4. Keep His Word despite setbacks. Faithful Christians keep the course regardless of the storm…regardless of the criticism…regardless of the heat. We must teach perseverance. Many theologians are divided on the timing of the rapture, or if it will occur at all. Telling people, “Don’t worry. You’ll be out of here before it gets hard,” is inconsistent with those who are suffering in other countries. And it does not prepare people for tribulation, challenges, and difficult times. One thing we do know for certain is that Christ will return. In Rev. 3:11 He says, “Behold, I am coming quickly! Hold fast what you have, that no one may take your crown.” The message of hope is always urgent.

Christian Heritage Fellowship offers a riveting example of why we should not wait to share the good news:

On Sunday night, October 8, 1871, D. L. Moody, preached to the largest congregation that he had yet addressed in Chicago. His text that evening was, “What shall I do then with Jesus which is called Christ?” At the conclusion of his sermon he said, “I wish you would take this text home with you and turn it over in your minds during the week, and next Sabbath we will come to Calvary and the Cross, and we will decide what to do with Jesus of Nazareth.” Then his song evangelist, Ira D. Sankey whose hymns are sprinkled throughout most evangelical hymnbooks, began to lead in singing the hymn, but Sankey never finished the hymn, for while he was singing the rush and roar of fire engines whistled by the church on the street outside, and before morning much of the city of Chicago lay in ashes. To his dying day, Mr. Moody deeply regretted that he had told that congregation to come next Sabbath and decide what to do with Jesus.

Turn, or return, to Him today. We are not even guaranteed tomorrow.

January 1, 2018

Why Does the Apostle Paul Say There’s Nothing Good Within Him?

Filed under: Christianity - Devotions — paulthinkingoutloud @ 5:31 pm
Tags: , , , , ,

This fall, we ran eight articles in a weekly series of devotionals from Charles Price, Minister at Large for The Peoples Church in Toronto. We’re just doing one this season, but I encourage you to click this link if you wish to follow these teachings.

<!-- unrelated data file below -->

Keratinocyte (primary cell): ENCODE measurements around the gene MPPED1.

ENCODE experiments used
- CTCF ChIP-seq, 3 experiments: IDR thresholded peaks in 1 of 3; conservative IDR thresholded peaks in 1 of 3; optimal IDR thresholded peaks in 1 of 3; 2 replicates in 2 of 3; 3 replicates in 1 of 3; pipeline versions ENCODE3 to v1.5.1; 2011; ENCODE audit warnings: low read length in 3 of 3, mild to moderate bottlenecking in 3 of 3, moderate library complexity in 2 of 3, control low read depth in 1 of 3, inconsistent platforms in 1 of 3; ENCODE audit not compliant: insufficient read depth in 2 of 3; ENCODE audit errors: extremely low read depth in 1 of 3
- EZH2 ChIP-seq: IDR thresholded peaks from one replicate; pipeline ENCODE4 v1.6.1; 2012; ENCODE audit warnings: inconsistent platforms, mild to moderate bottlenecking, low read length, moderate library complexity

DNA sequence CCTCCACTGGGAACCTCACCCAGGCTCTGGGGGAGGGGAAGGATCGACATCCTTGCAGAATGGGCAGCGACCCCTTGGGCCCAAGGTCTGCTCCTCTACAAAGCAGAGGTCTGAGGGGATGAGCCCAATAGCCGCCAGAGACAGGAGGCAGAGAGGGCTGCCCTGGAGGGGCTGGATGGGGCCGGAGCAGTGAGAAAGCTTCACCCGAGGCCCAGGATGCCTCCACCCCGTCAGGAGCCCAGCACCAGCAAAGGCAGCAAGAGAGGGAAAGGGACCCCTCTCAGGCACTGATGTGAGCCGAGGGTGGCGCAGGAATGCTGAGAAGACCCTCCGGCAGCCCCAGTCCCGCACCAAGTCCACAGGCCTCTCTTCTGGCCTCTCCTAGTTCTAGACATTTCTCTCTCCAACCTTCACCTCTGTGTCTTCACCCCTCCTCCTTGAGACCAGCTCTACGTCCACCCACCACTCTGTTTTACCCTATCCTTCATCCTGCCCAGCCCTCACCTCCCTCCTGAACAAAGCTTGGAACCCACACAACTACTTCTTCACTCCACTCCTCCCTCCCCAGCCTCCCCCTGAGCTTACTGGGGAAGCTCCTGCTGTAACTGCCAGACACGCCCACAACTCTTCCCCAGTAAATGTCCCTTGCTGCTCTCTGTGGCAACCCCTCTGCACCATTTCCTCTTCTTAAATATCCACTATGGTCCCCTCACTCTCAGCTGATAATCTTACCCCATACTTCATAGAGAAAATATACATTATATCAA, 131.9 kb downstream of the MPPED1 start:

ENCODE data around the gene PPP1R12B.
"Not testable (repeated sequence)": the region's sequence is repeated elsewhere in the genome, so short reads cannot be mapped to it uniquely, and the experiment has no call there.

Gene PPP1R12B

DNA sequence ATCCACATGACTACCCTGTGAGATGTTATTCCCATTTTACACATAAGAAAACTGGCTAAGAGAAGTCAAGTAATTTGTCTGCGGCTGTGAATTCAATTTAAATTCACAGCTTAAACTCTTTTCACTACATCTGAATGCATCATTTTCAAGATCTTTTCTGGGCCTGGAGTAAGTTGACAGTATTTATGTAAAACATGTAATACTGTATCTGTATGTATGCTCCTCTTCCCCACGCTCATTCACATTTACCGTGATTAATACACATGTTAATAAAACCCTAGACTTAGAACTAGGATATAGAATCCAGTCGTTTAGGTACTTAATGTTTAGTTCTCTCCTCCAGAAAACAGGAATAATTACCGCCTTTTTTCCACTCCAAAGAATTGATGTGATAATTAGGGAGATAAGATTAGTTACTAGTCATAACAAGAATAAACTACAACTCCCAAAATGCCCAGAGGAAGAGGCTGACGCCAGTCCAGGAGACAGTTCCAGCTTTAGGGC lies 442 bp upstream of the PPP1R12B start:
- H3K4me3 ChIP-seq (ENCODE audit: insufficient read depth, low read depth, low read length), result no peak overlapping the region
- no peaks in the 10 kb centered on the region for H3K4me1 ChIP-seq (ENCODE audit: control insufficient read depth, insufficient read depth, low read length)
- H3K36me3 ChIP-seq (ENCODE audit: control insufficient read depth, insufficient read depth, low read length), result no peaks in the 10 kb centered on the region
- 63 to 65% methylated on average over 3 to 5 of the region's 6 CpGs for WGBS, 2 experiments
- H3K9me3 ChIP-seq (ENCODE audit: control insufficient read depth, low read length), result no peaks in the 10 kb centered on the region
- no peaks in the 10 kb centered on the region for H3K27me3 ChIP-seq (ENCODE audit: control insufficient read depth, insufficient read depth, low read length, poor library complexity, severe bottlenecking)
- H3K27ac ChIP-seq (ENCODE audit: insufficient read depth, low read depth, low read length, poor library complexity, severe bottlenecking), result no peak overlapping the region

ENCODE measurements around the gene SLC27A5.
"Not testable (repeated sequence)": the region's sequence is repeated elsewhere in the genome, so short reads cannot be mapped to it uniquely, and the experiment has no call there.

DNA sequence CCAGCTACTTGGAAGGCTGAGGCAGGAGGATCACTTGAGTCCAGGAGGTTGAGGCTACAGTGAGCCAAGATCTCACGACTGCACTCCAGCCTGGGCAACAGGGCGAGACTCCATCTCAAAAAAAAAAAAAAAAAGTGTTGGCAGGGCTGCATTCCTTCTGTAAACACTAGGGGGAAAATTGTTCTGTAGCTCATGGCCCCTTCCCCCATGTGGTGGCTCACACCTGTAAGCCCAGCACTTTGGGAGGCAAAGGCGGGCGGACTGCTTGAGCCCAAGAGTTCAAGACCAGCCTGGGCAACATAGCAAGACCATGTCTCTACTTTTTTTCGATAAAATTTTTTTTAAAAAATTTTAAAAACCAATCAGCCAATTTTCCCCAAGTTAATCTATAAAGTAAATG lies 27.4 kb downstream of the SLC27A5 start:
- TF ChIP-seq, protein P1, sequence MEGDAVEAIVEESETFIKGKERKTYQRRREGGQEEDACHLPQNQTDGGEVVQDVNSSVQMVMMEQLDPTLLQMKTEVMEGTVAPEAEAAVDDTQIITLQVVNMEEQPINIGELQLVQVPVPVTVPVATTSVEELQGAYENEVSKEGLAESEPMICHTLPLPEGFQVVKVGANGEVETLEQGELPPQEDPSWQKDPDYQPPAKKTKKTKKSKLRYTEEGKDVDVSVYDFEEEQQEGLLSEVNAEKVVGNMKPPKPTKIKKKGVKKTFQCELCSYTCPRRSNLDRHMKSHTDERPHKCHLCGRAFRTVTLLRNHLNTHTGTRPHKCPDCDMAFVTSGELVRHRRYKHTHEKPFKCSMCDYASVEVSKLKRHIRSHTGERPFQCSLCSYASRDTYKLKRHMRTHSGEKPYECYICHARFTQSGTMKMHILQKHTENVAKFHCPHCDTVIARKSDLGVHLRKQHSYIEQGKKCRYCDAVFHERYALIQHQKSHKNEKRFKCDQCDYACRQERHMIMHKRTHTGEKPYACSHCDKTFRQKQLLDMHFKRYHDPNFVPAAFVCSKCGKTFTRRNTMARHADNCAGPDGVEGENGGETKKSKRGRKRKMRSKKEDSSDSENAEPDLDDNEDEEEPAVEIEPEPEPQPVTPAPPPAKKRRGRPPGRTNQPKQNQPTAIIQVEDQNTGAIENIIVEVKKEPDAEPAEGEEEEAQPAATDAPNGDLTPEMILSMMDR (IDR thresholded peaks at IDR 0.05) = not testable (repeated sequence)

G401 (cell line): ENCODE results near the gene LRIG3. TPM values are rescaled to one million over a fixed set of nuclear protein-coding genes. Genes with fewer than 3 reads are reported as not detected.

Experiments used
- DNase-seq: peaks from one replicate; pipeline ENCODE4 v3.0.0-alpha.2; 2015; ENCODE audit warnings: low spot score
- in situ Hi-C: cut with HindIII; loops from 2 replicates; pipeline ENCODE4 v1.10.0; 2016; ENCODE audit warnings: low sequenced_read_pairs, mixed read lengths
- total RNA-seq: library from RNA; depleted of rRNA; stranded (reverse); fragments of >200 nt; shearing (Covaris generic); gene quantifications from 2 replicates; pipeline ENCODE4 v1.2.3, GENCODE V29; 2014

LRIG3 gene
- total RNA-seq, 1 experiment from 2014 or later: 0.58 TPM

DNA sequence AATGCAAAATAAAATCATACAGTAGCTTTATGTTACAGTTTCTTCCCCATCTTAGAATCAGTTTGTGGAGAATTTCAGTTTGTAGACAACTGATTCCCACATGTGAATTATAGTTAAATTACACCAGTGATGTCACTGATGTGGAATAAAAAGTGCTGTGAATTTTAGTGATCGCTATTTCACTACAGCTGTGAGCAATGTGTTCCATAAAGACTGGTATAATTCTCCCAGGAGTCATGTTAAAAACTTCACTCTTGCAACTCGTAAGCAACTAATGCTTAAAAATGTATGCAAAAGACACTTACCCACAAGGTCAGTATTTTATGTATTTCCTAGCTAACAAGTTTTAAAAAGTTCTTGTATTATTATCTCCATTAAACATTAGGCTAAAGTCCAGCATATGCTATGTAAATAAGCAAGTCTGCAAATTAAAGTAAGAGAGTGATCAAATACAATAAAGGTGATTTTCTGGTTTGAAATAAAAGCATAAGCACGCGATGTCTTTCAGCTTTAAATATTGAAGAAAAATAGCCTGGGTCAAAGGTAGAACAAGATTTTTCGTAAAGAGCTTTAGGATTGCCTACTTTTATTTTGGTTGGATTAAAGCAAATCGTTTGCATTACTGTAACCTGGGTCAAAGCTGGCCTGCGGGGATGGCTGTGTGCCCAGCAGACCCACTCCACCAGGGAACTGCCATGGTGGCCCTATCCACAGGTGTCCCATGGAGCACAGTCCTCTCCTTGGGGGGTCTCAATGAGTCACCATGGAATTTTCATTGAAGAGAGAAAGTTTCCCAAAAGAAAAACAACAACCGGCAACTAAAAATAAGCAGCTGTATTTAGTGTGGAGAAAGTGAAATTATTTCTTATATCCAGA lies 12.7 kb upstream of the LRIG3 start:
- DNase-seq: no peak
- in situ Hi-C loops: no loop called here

Nothing Good Within

“For I know that nothing good dwells in me, that is, in my flesh. For I have the desire to do what is right, but not the ability to carry it out.” Romans 7:18 ESV

We might be tempted to think there is not all that much in us Jesus needs to forgive. Even if we have recognized we are sinners and asked Jesus for forgiveness, we might still think we are fairly good people on the whole. We might even be excited for God to use some of the inherent goodness we think we have to do His work. This is what makes Paul’s words in the opening verse difficult for many to understand. We like to think our ability to love, our artistic talents, the charity work we do are good things God can use for His glory. How then can Paul say nothing good dwells within us?

As Paul reminds us in Philippians 3, if there was anyone who could boast about his goodness before coming to know Christ, it was him. Paul was a perfect Jew, “a Hebrew of Hebrews” who was so faithful to God’s commands and the sacrifices required of him that he could be considered “faultless” before the law (Philippians 3:5-6). But Paul goes on to say he considers all of these good things “loss” and “garbage” for the sake of knowing Christ (Philippians 3:7-8).

Despite our attempts at goodness, they will always be marred by sin. We grew up being taught there are certain things that are good and certain things that are bad, and our natural selves apart from God will always be drawn to the latter. No matter how hard we try, how many charities we support, or how many promises we make to God that we will be good, we are deluding ourselves if we think we are anything but corrupt people apart from Christ.

To flaunt our claims to goodness is to be like a brand new car with all the bells and whistles, but no engine. We might attract attention from the people around us, but there is nothing good within us to make us function the way we are supposed to. For that, we need Christ. Any good deeds we do on our own is like trying to push that car without an engine up a hill, but a relationship with Jesus Christ gives us exactly what we need to do God’s work: Jesus Himself.